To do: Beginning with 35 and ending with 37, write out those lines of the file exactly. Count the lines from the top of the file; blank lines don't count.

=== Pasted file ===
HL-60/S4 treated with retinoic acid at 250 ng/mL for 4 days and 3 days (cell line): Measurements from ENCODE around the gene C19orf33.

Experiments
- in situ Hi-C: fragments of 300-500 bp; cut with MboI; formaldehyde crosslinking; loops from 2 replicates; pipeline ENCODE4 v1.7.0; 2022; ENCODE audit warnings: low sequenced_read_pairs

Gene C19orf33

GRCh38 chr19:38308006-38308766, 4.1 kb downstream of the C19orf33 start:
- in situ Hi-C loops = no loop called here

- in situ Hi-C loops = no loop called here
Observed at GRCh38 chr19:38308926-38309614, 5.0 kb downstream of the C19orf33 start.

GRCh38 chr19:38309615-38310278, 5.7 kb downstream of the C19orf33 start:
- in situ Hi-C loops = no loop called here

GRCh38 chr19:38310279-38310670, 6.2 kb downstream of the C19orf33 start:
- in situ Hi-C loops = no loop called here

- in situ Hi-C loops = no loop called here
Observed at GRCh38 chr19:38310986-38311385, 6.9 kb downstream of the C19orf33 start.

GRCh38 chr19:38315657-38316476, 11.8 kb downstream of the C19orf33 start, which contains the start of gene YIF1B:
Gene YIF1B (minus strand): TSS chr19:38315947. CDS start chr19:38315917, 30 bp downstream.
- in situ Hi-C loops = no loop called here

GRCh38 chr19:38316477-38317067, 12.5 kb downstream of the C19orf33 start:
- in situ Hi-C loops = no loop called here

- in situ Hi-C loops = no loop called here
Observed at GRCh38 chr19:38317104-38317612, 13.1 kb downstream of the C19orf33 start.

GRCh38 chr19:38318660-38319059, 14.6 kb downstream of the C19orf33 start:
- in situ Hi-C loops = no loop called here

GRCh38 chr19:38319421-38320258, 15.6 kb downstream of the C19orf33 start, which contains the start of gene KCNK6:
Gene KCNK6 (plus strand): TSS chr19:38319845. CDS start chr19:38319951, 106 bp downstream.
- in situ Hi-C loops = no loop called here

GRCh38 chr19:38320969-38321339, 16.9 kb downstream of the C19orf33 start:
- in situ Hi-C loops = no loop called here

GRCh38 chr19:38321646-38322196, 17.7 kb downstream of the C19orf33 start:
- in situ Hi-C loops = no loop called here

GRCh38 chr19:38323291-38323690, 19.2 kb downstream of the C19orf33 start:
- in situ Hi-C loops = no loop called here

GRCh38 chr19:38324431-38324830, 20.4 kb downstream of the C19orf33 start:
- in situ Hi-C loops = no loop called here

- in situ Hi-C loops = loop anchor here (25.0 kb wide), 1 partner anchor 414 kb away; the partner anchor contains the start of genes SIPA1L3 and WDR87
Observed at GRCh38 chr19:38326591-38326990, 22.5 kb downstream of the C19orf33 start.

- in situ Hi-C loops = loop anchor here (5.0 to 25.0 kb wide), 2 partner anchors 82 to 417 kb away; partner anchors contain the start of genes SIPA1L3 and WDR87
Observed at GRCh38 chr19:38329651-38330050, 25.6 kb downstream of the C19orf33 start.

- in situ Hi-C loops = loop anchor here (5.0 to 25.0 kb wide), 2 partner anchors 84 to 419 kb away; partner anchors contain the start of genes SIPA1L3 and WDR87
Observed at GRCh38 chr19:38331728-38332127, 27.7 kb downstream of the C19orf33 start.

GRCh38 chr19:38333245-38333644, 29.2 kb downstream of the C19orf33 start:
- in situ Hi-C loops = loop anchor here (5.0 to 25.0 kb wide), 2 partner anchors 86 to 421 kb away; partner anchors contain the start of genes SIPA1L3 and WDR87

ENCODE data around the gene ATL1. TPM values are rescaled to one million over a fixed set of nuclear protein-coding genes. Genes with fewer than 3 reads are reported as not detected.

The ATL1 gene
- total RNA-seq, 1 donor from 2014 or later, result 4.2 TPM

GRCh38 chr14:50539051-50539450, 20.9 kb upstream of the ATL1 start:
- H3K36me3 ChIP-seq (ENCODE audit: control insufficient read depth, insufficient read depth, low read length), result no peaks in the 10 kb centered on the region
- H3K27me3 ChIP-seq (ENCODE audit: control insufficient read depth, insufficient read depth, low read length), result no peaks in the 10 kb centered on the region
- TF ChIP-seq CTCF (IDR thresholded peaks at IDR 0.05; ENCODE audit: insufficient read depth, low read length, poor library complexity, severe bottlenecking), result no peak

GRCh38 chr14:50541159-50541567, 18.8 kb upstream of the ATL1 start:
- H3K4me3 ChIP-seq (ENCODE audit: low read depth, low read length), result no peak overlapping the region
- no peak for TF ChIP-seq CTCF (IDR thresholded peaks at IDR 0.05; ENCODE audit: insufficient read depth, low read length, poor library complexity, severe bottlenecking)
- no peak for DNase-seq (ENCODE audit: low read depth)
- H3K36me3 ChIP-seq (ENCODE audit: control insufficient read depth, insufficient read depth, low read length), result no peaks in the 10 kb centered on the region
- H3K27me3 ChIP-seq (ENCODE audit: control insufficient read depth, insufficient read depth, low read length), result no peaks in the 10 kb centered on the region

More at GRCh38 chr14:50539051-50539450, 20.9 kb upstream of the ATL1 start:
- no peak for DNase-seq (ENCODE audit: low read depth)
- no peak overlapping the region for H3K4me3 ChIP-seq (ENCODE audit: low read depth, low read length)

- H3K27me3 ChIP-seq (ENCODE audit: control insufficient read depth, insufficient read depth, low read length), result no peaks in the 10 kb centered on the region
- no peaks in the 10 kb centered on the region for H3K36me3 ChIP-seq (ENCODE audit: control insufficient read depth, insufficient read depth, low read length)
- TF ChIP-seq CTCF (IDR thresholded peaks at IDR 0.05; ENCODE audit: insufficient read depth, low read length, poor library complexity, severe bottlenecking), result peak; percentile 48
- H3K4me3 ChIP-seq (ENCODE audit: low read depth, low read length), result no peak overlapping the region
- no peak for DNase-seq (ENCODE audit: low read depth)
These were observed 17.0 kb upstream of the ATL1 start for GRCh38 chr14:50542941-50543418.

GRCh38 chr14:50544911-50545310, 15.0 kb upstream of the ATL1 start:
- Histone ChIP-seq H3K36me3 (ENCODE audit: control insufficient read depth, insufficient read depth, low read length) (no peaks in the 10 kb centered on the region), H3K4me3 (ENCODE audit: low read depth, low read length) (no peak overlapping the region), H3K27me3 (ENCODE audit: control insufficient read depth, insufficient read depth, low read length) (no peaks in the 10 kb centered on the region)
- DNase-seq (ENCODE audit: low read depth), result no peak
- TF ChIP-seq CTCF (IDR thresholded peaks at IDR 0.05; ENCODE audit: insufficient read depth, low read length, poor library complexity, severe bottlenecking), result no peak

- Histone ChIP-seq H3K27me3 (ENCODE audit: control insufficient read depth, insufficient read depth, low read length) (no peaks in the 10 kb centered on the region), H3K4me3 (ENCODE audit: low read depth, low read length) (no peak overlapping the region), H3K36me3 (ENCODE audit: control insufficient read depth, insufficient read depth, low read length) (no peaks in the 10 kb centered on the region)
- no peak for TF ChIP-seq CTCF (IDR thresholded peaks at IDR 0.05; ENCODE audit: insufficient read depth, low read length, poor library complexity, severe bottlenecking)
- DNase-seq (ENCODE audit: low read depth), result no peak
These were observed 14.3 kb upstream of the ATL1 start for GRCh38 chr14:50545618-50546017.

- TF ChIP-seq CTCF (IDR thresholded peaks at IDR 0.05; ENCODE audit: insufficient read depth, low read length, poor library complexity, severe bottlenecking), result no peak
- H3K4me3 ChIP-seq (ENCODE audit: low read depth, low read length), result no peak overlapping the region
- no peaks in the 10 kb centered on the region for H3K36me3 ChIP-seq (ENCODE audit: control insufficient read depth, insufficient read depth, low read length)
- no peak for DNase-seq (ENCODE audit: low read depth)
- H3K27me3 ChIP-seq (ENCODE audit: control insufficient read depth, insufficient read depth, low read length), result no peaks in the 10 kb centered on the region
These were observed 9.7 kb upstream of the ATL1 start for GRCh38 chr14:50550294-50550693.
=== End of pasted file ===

- in situ Hi-C loops = loop anchor here (25.0 kb wide), 1 partner anchor 414 kb away; the partner anchor contains the start of genes SIPA1L3 and WDR87
Observed at GRCh38 chr19:38326591-38326990, 22.5 kb downstream of the C19orf33 start.

- in situ Hi-C loops = loop anchor here (5.0 to 25.0 kb wide), 2 partner anchors 82 to 417 kb away; partner anchors contain the start of genes SIPA1L3 and WDR87